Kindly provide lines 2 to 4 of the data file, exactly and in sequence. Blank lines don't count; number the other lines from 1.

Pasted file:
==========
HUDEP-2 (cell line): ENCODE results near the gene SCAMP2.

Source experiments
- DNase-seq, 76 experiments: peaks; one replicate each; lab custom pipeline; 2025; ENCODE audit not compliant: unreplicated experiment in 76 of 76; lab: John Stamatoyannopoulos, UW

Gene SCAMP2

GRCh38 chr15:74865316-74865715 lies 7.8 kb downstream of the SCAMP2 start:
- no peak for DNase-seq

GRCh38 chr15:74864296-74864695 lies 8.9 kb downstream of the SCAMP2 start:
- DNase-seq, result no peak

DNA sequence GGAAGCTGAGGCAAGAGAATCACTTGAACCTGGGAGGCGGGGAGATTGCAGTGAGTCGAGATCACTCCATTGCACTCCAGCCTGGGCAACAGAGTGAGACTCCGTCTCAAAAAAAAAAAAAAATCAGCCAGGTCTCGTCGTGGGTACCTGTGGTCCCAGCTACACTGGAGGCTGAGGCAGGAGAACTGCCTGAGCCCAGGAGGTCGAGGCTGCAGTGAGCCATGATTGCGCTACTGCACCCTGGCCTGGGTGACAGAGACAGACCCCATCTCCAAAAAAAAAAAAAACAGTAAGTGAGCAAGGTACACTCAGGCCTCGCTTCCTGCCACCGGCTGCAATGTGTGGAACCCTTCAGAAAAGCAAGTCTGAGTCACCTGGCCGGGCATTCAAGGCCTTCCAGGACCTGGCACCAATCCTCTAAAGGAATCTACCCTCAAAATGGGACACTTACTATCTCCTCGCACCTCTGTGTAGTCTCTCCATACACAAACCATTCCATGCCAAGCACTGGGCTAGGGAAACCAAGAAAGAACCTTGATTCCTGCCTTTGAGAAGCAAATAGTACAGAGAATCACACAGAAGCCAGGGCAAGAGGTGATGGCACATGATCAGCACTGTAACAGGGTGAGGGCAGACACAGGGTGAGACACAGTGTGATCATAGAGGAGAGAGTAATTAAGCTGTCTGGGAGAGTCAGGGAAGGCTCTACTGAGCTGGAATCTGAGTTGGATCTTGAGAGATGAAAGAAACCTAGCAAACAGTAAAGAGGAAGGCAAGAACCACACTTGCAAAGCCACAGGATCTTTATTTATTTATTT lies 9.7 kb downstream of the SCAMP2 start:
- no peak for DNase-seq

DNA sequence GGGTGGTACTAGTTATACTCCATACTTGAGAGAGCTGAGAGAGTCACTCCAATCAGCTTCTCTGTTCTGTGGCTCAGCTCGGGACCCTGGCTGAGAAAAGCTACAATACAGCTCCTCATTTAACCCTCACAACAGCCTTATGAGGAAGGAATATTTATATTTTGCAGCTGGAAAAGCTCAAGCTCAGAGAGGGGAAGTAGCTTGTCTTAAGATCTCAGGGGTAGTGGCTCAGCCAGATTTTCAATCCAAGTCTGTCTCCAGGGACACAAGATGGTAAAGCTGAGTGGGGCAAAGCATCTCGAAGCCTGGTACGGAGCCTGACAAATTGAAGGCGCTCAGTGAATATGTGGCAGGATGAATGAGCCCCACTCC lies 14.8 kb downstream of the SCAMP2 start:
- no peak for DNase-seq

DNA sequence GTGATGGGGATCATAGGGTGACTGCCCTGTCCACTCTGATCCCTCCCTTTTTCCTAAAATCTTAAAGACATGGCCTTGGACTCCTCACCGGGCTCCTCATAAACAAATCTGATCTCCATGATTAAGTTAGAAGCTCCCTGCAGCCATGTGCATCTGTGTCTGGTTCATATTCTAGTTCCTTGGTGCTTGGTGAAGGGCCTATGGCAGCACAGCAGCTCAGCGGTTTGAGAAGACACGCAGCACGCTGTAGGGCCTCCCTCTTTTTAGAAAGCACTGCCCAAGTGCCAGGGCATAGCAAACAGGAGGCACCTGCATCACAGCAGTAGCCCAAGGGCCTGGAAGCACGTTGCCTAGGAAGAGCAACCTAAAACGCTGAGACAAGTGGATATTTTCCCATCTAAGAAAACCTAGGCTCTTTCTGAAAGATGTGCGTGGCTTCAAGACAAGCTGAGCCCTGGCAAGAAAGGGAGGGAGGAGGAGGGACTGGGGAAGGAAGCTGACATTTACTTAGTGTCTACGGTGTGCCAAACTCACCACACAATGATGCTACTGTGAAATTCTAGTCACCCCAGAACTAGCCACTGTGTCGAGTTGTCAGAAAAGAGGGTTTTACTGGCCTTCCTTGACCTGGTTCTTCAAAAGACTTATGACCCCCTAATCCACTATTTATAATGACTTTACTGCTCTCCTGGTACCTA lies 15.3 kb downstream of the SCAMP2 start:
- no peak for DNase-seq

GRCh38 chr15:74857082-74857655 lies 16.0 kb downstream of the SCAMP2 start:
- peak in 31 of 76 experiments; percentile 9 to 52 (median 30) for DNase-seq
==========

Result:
Source experiments
- DNase-seq, 76 experiments: peaks; one replicate each; lab custom pipeline; 2025; ENCODE audit not compliant: unreplicated experiment in 76 of 76; lab: John Stamatoyannopoulos, UW

Gene SCAMP2